132 Annual Meeting Logo - Go to APHA Meeting Page  
APHA Logo - Go to APHA Home Page

Guided discussions as a method to focus community assessment

Tyson Dudley, MPH1, Kim Batchelor, MPH2, Anne Freeman, MSPH3, Shirley Broussard, MSHP4, Ann Robbins, PhD4, and James Koch, PhD, MPH4. (1) Internal Medicine, Community Prevention and Intervention Unit, University of Texas Southwestern Medical Center at Dallas, 400 S. Zang, Suite 520, Dallas, TX 75208, (214) 645-7319, tyson.dudley@utsouthwestern.edu, (2) Simmons Comprehensive Cancer Center, University of Texas Southwestern Medical Center at Dallas, 5323 Harry Hines Blvd., Dallas, TX 75390, (3) Internal Medicine, AIDS Prevention Project, University of Texas Southwestern Medical Center at Dallas, 400 S. Zang, Suite 520, Dallas, TX 75208, (4) Bureau of HIV/STD Prevention, Texas Department of Health, 1100 W. 49th St, Austin, TX 78756

INTRODUCTION: In May of 2003, HIV prevention community planning groups in Texas began the process of creating area action plans that establish priority populations and include interventions meeting the prevention needs of those populations. Beginning with this planning cycle, community planners use guided discussions, which are structured discussions that lead to the formation of refined population-based needs assessment plans. Several capacity building tools, including trainings and other task aides, assist CPGs in interpreting the epidemic profile, linking theory to behavioral data and interventions, and using rapid community assessment techniques. METHODOLOGY: In partnership with the Texas Department of Health, researchers with the University of Texas Southwestern Medical Center facilitated the guided discussion process. A total of fourteen guided discussion have been observed and documented using the pre-assessment documentation form and through field notes. These discussions take place based on whether a region is a high morbidity analysis zone (HMAZ) or a low morbidity analysis zone (LMAZ). RESULTS: Given guidance through the guided discussion process and capacity building tools, community planning groups in Texas are able to incorporate both epidemiologic and behavioral data into identifying and defining sub-populations to focus community assessments. These guided discussions prohibit members from falling back on anecdotal evidence when selecting populations for assessment.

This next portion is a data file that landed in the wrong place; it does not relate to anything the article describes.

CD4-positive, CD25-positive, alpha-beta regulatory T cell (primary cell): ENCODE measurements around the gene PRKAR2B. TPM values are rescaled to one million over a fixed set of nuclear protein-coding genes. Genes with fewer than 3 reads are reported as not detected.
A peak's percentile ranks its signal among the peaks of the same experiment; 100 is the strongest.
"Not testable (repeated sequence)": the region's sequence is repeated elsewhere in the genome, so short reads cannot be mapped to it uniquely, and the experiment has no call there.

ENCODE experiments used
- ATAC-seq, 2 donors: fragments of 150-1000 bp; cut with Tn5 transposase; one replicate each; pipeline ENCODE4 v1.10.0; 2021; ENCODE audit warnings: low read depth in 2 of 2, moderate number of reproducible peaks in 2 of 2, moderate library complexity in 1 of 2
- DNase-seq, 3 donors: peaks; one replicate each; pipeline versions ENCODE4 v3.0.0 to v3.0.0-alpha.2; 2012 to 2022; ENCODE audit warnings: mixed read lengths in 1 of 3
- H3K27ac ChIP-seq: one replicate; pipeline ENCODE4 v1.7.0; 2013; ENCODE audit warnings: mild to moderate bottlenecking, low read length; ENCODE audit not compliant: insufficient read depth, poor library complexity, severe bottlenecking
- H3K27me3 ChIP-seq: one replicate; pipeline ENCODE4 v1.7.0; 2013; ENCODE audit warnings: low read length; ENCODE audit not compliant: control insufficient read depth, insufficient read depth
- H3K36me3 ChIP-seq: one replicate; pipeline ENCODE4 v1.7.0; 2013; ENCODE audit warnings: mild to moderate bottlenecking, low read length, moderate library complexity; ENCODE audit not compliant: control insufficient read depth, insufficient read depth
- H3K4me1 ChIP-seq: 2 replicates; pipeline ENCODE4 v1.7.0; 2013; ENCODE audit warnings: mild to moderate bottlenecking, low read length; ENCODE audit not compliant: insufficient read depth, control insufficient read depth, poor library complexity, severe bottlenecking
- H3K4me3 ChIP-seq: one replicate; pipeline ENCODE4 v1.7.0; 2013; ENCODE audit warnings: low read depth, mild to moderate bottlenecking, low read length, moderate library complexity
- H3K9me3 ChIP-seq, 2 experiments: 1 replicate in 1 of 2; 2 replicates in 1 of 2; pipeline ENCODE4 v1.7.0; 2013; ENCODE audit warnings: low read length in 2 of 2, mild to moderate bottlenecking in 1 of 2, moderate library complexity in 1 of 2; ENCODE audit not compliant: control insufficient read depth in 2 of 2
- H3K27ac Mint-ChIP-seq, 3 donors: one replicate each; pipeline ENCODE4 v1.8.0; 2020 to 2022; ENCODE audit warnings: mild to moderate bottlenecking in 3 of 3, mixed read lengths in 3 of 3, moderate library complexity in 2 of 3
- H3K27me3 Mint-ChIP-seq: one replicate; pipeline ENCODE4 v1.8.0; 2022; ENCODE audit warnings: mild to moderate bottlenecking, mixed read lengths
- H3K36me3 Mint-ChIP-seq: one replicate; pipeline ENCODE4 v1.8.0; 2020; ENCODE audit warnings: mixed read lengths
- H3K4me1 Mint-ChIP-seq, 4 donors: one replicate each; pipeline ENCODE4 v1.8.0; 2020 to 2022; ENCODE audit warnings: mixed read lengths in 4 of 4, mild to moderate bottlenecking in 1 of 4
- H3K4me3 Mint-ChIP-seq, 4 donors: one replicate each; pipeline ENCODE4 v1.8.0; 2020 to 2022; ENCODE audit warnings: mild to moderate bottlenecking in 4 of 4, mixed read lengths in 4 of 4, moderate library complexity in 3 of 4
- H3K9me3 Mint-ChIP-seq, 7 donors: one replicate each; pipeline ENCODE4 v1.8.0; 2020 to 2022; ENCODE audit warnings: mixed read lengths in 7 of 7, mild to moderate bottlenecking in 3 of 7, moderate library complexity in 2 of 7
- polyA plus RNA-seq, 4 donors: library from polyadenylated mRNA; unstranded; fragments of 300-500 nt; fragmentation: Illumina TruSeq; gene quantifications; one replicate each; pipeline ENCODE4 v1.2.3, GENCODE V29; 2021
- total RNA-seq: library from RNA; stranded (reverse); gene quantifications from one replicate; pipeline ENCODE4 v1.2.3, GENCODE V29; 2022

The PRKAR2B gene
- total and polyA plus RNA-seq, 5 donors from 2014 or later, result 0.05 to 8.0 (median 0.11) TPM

Learning Objectives: By the end of the session, participants will be able to

Keywords: Community Planning, Decision-Making

Presenting author's disclosure statement:
I do not have any significant financial interest/arrangement or affiliation with any organization/institution whose products or services are being discussed in this session.

HIV/AIDS: Testing, Prevention and Service

The 132nd Annual Meeting (November 6-10, 2004) of APHA